$45,000 is also the magic number when it comes to separate property. This includes stocks, savings, and pension plans acquired outside of the marriage. Any pension benefits accrued after the separation also fit into this category.

As does the fair market value of items like jewelry, televisions, furniture, cameras, and more. If either party exceeds $45,000 in separate property, summary dissolution is off the table. Again, this does not include cars.

Spousal Support:

In many divorces, the court may order spousal support, either temporarily or indefinitely, to help your ex meet financial needs. In order to qualify for a summary dissolution, however, you and your spouse must agree that neither one of you will ever get alimony.

Division of Property:

Division of property can be a huge part of the divorce process. Splitting up shared assets can take a great deal of time and become contentious.

For a summary dissolution to be granted, both parties must sign an agreement detailing how community property and debt will be divided. This includes who gets the TV, how retirement benefits are broken up, and who has custody of the pets.

Anything claimed as shared property must be addressed here. In this case, it does include cars. When it comes to debts, this document also lays out who is responsible for making certain payments. Debt is generally assigned to whichever spouse benefited more from a specific purchase.

Residency Requirements:

There are also residency requirements to qualify for summary dissolution. Either you or your spouse must have lived in California for at least the past six months.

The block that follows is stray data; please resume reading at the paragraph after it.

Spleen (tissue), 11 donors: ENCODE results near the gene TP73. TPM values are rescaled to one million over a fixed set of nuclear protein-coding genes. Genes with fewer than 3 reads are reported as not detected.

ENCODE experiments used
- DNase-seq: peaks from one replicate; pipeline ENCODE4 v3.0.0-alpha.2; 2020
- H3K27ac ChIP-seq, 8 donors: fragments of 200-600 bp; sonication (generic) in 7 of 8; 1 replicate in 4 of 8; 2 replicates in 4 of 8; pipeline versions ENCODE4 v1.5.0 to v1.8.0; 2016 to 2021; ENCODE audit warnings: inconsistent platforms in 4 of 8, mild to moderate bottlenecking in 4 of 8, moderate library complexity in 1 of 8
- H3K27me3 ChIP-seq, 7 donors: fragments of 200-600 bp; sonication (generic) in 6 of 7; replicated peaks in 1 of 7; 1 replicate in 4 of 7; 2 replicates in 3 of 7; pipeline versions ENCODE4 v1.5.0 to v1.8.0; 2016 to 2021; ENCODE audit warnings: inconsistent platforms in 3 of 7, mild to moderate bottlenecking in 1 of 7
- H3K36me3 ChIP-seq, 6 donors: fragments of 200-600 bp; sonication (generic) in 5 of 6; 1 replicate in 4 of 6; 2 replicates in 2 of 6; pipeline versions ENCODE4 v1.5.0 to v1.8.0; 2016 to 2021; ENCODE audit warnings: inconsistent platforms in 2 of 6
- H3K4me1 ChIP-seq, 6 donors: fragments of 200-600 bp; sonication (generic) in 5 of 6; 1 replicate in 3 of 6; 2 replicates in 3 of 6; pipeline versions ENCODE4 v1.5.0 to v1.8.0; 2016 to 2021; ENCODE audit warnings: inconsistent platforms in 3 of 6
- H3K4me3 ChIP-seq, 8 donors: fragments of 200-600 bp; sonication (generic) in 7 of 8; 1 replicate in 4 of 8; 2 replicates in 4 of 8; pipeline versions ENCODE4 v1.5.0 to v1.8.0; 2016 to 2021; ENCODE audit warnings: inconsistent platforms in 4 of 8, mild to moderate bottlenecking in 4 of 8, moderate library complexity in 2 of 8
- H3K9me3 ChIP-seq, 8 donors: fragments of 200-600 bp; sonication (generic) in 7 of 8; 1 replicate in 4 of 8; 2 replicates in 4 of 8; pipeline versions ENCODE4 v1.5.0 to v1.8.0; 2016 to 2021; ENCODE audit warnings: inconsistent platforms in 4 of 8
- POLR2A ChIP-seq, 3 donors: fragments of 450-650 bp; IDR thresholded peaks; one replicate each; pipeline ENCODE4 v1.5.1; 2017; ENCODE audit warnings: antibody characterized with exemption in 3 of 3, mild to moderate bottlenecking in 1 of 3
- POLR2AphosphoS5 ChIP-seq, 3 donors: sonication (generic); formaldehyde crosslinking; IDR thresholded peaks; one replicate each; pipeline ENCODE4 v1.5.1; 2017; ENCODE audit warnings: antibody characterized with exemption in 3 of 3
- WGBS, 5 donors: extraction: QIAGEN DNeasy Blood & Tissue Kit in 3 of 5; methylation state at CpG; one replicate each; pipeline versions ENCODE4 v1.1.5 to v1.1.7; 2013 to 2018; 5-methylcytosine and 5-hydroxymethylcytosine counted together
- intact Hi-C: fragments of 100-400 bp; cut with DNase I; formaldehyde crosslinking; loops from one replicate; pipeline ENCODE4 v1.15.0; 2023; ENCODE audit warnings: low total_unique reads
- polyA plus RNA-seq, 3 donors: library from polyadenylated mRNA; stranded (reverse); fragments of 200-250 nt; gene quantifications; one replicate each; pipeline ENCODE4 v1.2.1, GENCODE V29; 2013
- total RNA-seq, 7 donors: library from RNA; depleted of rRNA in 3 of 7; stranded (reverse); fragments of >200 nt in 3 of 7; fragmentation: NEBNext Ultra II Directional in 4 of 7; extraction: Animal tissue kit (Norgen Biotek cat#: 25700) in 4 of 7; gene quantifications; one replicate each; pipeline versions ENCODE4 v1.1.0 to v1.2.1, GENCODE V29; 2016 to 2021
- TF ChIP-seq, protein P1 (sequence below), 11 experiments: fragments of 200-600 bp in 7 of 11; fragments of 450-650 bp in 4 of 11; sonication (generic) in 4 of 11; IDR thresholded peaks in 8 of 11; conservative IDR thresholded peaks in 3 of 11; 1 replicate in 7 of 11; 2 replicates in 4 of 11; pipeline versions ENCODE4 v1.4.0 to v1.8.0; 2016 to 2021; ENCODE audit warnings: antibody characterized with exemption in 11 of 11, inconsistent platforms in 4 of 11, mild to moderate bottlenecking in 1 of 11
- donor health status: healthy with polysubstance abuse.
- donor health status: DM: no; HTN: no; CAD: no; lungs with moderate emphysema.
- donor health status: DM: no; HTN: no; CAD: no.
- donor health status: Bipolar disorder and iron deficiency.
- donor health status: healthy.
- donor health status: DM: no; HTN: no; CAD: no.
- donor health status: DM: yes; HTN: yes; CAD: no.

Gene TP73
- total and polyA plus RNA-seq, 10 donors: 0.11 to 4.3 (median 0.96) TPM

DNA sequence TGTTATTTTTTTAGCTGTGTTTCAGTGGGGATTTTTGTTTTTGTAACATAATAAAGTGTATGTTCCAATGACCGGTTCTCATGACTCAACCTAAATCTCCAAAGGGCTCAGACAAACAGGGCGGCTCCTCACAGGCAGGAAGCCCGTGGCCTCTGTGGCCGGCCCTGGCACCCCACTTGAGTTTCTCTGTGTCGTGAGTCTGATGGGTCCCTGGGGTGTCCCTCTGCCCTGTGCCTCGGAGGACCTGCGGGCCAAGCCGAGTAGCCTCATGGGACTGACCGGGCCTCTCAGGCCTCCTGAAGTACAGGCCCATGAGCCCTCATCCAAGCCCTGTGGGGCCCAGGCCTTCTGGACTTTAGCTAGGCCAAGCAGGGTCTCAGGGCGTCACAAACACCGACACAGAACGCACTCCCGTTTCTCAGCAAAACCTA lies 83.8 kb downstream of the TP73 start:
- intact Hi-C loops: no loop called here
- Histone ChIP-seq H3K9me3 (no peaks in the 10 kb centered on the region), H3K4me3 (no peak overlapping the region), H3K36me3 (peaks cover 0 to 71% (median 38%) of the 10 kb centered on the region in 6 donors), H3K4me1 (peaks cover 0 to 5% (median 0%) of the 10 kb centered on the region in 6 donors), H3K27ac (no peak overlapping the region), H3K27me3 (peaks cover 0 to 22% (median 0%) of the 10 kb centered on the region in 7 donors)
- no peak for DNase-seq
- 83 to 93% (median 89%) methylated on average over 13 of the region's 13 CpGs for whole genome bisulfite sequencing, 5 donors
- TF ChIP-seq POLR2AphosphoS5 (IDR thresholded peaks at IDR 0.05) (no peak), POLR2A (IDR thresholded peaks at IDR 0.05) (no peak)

Beyond that, you must have lived in the county in which you file for at least three months. These are general rules for any divorce in the Golden State, but they also apply in these cases.

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How To File For Summary Dissolution

If your case matches checks off all these boxes, you can proceed with summary dissolution. From here, it’s a fairly straightforward task. First, you must determine the correct court in which to file, based on the county or counties where you and your spouse reside.

In addition to any forms the local court requires of you, you have a number of documents to fill out. Chief among these is the Joint Petition for the Dissolution of Marriage and the Judgment of Dissolution and Notice of Entry of Judgment form.

After all of the worksheets are filled out, the financial information exchanged, forms filed in the appropriate court, and fees paid, you will receive your divorce judgment ending your marriage.

Summary dissolution is one way to simplify and streamline the divorce process. If you and your spouse are on the same page and can work together, and if you meet the criteria, this may be an option worth exploring.

In relatively simple cases where there is little to argue over or fight about, it can be a quick and easy way for you and your spouse to dissolve your marriage and move on with your lives.

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Editor’s Note: This is an updated version of an earlier post and has been revamped for accuracy and comprehensiveness.